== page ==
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I'm little confused here. Work done on the body when we lift it and put it on the table is zero, because according to work energy theorem, change in kinetic energy of the body is zero. So, the net work done is zero.

Fine, but now the object has $mgh$ (where $m=$mass of body; $h=$height of body) amount of potential energy stored in it. If the net work done is zero then who has increased its energy?

I'm confused and unable to think it through kindly help.

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""according to work energy theorem, change in kinetic energy of the body is zero. So, the net work done is zero. "" Where did You get that from? –  Georg Oct 29 '11 at 15:49
@Georg, read it carefully. The work done on the body is zero because the change in kinetic energy of the body is zero, according to the work energy theorem $W=\Delta K$. –  Andyk Oct 29 '11 at 16:00
"Work done" is all work done, if not stated otherwise. (My opinion) –  Georg Oct 29 '11 at 16:07
you, the lifter has supplied the energy :) –  user1355 Oct 29 '11 at 16:29
Related: physics.stackexchange.com/q/9089/2451 –  Qmechanic Oct 29 '11 at 16:43

3 Answers 3

up vote 1 down vote accepted

You did net work on the body. Gravity did negative net work on the body. The over all work done was zero. The original confusion arose because the work-energy theorem demands we calculate the change in kinetic energy using the net force on the body, but your question considered only the force exerted by you, and ignored that exerted by gravity.

If the body has mass $m$, you were putting a force $mg$ on it to raise it at constant speed. The work-energy theorem says that if you had done this when there were no other forces on the body, the body would have gained kinetic energy $mgh$ as you moved it from the floor to the table.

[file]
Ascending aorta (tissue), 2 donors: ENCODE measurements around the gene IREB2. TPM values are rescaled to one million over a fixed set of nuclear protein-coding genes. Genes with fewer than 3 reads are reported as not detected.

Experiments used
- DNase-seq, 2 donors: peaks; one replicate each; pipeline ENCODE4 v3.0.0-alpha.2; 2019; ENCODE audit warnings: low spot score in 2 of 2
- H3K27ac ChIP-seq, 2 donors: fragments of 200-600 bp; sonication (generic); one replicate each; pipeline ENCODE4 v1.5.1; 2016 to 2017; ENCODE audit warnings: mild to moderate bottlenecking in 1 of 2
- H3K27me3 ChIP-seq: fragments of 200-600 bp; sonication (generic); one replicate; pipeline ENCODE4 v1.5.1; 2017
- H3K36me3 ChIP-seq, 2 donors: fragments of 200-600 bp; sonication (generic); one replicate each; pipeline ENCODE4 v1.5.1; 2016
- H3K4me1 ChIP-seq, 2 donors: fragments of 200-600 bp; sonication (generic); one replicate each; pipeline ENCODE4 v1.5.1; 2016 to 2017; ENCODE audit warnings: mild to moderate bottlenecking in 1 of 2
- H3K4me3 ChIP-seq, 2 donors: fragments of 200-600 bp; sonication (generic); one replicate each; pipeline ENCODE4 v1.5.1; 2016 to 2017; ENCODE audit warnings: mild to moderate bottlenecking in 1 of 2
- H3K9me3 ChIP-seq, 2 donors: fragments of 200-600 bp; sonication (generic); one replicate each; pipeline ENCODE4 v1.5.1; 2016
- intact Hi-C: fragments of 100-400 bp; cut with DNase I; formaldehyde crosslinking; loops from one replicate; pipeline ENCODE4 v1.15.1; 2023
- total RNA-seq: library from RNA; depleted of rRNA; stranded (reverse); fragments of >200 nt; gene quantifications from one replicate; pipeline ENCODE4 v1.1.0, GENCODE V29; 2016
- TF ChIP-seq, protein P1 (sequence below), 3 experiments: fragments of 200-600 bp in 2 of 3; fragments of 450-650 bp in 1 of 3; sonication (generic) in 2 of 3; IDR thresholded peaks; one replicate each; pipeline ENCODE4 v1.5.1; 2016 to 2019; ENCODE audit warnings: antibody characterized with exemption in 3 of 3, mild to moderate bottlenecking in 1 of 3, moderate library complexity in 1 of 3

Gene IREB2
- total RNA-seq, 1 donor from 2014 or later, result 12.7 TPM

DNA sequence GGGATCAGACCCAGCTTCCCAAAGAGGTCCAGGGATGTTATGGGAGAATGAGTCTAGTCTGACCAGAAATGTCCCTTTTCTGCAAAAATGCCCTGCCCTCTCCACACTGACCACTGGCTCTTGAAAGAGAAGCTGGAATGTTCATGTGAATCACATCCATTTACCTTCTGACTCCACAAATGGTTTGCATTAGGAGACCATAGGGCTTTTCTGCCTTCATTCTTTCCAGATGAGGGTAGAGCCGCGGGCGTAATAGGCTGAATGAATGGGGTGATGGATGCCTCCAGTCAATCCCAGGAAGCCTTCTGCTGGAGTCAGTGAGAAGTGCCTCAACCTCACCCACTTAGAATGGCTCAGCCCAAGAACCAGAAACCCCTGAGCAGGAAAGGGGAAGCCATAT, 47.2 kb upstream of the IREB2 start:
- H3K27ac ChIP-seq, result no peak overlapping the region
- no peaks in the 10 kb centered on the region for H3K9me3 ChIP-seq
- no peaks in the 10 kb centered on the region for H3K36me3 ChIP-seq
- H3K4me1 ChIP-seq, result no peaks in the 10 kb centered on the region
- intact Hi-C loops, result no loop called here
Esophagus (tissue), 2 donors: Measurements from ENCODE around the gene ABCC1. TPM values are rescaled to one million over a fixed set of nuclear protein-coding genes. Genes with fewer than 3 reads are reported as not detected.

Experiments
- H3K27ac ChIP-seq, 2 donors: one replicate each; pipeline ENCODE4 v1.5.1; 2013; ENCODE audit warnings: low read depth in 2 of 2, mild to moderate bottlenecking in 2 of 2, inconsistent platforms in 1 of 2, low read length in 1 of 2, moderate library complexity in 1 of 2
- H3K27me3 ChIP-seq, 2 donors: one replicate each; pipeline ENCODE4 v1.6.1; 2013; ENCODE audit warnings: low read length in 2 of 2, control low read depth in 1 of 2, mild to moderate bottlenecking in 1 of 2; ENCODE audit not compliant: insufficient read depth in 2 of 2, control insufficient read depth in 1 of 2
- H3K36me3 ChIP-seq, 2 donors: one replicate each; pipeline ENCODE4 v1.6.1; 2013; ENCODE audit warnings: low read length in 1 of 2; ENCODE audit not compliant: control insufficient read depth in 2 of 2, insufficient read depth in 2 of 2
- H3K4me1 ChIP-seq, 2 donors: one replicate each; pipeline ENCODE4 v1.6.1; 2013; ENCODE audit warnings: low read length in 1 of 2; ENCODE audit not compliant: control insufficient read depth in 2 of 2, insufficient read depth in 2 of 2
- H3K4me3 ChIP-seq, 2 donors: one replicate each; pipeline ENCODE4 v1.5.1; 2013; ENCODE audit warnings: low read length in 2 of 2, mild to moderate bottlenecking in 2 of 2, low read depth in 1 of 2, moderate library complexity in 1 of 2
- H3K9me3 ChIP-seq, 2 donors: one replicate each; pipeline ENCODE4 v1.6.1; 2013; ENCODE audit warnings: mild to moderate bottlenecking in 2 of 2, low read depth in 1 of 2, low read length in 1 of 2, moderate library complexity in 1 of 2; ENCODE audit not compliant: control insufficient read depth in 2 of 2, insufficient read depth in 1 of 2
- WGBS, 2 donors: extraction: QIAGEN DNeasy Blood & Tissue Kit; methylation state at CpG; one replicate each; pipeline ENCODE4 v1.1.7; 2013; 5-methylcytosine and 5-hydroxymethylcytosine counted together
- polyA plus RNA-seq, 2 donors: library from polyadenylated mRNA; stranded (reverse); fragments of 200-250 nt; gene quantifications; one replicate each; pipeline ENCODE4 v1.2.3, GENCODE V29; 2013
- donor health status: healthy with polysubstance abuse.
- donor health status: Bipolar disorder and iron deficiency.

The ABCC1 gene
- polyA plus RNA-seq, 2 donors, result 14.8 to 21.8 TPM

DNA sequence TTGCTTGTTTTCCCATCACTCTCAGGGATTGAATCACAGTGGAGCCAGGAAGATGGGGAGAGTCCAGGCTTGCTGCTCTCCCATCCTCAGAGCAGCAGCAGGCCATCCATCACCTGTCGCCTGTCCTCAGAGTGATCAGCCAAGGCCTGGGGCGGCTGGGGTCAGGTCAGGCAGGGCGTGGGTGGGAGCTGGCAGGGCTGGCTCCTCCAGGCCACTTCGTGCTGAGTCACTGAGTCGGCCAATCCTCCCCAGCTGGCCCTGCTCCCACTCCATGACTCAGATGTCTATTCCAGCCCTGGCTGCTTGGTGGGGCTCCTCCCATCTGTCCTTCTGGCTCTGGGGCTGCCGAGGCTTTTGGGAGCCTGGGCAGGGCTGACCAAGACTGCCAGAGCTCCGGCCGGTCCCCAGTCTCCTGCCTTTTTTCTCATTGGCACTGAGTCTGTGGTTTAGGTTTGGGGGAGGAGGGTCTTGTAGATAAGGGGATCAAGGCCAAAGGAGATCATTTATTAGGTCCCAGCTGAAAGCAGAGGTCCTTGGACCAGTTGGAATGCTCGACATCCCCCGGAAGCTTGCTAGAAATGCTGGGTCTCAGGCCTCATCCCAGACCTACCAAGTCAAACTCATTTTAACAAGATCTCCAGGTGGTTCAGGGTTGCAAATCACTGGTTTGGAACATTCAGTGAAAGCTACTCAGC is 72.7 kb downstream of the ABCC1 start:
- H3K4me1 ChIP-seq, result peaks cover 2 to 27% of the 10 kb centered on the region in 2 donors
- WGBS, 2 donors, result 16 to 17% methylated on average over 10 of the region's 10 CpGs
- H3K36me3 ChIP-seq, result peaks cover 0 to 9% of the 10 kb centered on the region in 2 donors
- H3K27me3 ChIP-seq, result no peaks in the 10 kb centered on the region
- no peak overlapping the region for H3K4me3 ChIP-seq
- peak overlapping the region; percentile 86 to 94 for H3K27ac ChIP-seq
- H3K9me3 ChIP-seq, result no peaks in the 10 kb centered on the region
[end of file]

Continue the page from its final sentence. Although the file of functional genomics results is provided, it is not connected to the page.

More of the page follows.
That analysis ignores gravity, though. Gravity pulled down on the box with force $-mg$. This means the work done by gravity was $-mgh$, and so the total work done on the box was zero. This makes sense because if you lift the box at constant speed, the net force on the box is zero by $F = ma$.

If the box starts by sitting stationary on the floor, there would have to be some small net work done on the box to get it started going up. There would have to be some small negative net work on it to get it to stop.

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Don't complicate things for youself.Net work done is a simple term , which means the transfer in energy to do certain work(where energy transfers , not transform into its original form) .In the above case energy is transferred and then transform into its original form (another e.g is "SPRING").

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There is work because the box transfer from one place to another which means there is a change in position.

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This does not follow in general: free motion with non-zero velocity can move an object with no work done. –  dmckee Jun 25 '13 at 15:38
It all depends on what you include and exclude in work and energy. In the view analyzed by the question, both the work done by the person and the negative work done by gravity count, with a total of zero. However, unless gravity gets turned off there is effectively a potential energy not obviously accounted for. The way that is accounted for is that a situation has been set up such if the table suddenly goes away, then gravity will do work on the object. Perhaps the object will then do work on the person's toe, returning to a net total of zero. –  Chris Stratton Jun 25 '13 at 17:11

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